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Medial tibial stress syndrome: causes, treatment and prevention

Medial tibial stress syndrome (MTSS) (‘shin splints’) is a generalised term for a condition which causes localised pain on the lower inner aspect of the shins. The condition can be seen to be on a continuum of pathology causing shin pain.

 Pain typically comes on gradually and is aggravated by exercise (Brukner & Khan, 2017). The loads on the inner shin bone (tibia) are too high and this causes micro-trauma to the bone. When bone is stressed, it breaks down and then adapts by remodeling itself. However, in MTSS, the stress to the bone is sustained over too long a time period so it does not have time to generate new bone. Therefore, painful micro-fissures can develop (Craig, 2009).


Shorter term conditions include a stress reaction within the tibia or inflammation of the sheath (periosteum) that surrounds the bone (periostitis), inflammation of the muscles, pain between the tibia and fibula and bone strains (Brukner & Khan, 2017). Longer term conditions include tibial stress fractures, tendon injury (tendinopathy) and tears of the fibres (collagen) which connect the muscle to bone (Thacker, Gilchrist, Stroup, & Kimsey, 2002). Other changes can be seen to take place at the tibia and its outer layer of tissue (periosteum) on scans. These include osteopenia (weakening of the bone), bone marrow swelling (oedema) and reduced bone mineral density (Moen, Tol, Weir, Stenebrink & Winter, 2009).




Some known factors in the literature which cause MTSS include: traction on the fascia, tight and/or fatigued calf muscles, tibial bending, lack of shock absorption, and excessive rolling in of the feet (pronation). Tight hips, tight ankles, previous injury, being overweight and the need to wear orthotics can be contributing factors (Winkelmann, Anderson, Games & Eberman, 2016).


Other factors that have been suggested (but with no strong evidence or agreement) include age, female gender, extremes in height and body fat, internal torsion of the neck of the thigh bone (femoral neck anteversion), anatomical variations such as genu valgus (‘knock-knees’) pes cavus (high arches) and decreased strength (Thacker, Gilchrist, Stroup, & Kimsey, 2002; Agresta & Brown, 2015).


Other contributing factors may include poor coordination, imbalance between thigh muscle strength, inadequate warm-up, incomplete stretching, increased running frequency, lesser skill, instability of running patterns, sudden increase in training volumes, inadequate weight training, fatigue, psychological factors, and smoking. Low bone mineral density, low calcium intake and hormonal imbalances are also possible causes of MTSS (Thacker, Gilchrist, Stroup, & Kimsey, 2002).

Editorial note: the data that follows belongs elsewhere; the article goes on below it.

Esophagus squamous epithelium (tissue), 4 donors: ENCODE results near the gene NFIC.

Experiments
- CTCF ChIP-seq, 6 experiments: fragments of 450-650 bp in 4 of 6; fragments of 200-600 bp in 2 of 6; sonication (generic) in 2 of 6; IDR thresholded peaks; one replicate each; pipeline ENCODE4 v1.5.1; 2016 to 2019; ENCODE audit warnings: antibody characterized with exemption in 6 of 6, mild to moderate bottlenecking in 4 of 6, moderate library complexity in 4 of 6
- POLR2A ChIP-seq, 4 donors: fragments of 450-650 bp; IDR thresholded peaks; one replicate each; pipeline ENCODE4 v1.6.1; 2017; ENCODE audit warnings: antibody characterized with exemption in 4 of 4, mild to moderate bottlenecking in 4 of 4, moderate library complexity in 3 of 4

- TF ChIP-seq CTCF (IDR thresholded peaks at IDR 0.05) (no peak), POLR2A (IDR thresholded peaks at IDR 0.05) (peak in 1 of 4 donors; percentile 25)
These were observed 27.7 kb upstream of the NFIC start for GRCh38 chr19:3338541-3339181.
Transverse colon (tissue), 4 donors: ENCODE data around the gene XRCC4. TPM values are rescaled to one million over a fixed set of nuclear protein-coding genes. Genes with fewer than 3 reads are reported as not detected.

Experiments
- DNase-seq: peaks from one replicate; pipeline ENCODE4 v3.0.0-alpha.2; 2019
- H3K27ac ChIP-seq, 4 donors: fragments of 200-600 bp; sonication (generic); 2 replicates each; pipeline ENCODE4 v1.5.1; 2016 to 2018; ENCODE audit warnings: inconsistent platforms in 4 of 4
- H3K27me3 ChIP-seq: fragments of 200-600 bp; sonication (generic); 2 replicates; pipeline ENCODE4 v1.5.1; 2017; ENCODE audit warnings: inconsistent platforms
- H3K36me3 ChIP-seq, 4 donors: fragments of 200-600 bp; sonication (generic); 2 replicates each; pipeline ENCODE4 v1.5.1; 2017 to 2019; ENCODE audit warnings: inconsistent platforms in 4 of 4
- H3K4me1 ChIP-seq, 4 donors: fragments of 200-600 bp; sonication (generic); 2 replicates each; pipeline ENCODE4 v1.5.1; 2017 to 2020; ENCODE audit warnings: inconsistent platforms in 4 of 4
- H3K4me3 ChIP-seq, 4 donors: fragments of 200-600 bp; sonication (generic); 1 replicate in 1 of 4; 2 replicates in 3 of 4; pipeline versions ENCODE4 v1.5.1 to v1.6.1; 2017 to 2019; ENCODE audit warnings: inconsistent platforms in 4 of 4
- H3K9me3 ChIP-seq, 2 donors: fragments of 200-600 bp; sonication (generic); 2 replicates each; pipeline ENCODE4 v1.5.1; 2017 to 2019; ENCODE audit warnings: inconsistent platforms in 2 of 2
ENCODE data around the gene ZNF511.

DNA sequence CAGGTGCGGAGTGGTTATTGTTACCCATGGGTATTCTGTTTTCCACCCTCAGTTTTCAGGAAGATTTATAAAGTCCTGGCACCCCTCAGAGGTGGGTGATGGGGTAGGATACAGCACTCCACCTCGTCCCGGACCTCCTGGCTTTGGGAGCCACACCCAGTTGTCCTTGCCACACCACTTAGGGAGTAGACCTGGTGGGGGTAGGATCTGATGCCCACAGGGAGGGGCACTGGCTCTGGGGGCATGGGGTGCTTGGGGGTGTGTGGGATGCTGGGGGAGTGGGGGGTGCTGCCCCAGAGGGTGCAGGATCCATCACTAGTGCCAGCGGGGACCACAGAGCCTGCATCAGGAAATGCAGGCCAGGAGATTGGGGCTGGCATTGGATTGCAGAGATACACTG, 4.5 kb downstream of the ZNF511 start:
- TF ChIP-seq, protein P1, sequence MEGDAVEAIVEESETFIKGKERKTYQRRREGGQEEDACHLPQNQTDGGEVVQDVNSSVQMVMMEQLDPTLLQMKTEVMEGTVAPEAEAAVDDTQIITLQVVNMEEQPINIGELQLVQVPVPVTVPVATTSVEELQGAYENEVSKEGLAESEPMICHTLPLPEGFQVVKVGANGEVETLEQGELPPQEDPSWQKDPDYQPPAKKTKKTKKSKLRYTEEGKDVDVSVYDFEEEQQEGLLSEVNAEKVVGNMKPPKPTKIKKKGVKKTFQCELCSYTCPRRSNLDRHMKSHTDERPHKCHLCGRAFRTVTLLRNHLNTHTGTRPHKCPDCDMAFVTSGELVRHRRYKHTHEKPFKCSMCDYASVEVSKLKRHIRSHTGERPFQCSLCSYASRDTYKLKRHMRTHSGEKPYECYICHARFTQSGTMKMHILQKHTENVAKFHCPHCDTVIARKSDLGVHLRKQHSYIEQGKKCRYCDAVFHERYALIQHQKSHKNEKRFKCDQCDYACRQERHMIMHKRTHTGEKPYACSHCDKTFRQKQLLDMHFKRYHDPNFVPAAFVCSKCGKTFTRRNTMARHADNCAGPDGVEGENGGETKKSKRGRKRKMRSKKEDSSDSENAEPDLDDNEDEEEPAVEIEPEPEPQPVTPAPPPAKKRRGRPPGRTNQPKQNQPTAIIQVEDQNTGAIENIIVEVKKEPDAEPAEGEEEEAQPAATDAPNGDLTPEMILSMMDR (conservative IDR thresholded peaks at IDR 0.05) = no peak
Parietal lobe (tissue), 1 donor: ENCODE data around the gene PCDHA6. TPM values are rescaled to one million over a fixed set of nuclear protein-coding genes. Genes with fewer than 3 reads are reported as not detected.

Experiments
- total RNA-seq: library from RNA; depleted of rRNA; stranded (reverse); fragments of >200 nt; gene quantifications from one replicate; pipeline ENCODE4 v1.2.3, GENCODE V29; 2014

Environmental risk factors

Environmental risk factors for MTSS include the type of sport and the status of the athletic surface. Uneven terrain, poor footwear, extreme climate and weather may also increase the risk (Thacker, Gilchrist, Stroup, & Kimsey, 2002).  Clearly, the type of surface on which the activity occurs can change the stresses placed on the bone. Hard surfaces such as asphalt and uphill gradients or stairs can initiate bone pain.



Once the causes for the MTSS have been identified, the treatment involves addressing and correcting this. Coaches can play a key role here in terms of modifying training patterns (Brukner & Khan, 2017). Conservative measures involve: relative rest from sports, icing and pain medication as needed, gradual progression of exercise, cross-training with low-impact exercises including swimming, cycling and water running, calf muscle training, using anti-pronation orthotics, massage, maintaining aerobic fitness, and gait re-training (Brukner & Khan, 2017) (Fields, Skyes, Walker, Jackson, 2010). Changing a person’s running pattern can also potentially reduce their risk of stress fractures (Crowell, Milner, Hamill & Davis, 2010).


Craig (2009) found that athletes with MTSS had endurance deficits in the calves, which should be targeted through training design. Craig (2009) also reported that rest is consistently the most effective treatment to allow microfractures to heal. Training should then be a graduated process to allow tissues to adapt.


Surgical intervention is a last resort and includes cutting of the connective tissue to relieve pressure (fasciotomy). Injections of blood plasma may also be performed. These treatments are not always successful and there is poor research on the effectiveness of it, further highlighting the importance of good conservative rehabilitation (Brukner & Khan, 2017).  




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Moen, M.H., Tol, L.T., Weir, A., Stenebrink, M. & De Winter, T.C. (2009). Medial tibial stress syndrome: A critical review. Sports Med; 39 (7). 523 – 546.


Napier C, Cochrane CK, Taunton JE et al. Gait modifications to change lower extremity gait biomechanics in runners: a systematic review. Br J Sports Med 2015;49(21):1382-8.


Thacker, S.B., Gilchrist, J., Stroup, D.F. & Kimsey, C.D. (2002). The prevention of shin splints in sports: A systematic review of literature. Medicine and Science in Sports & Exercise.

Winkelmann, Z.K., Anderson, D., Games, K.E. & Eberman, L .E. (2016). Risk factors for medial tibial stress syndrome in active individuals: An evidence-based review. Journal of athletic training 51(12), 1049 – 1052.


Winters M, Moen MH, Zimmermann WO et al. The medial tibial stress syndrome score: a new patient-reported outcome measure. Br J sports Med. 2016;50(19):1192-9.


Young AJ, McAllister DR. Evaluation and treatment of tibial stress fractures. Clin Sports Med 2006;25(1):117-28.






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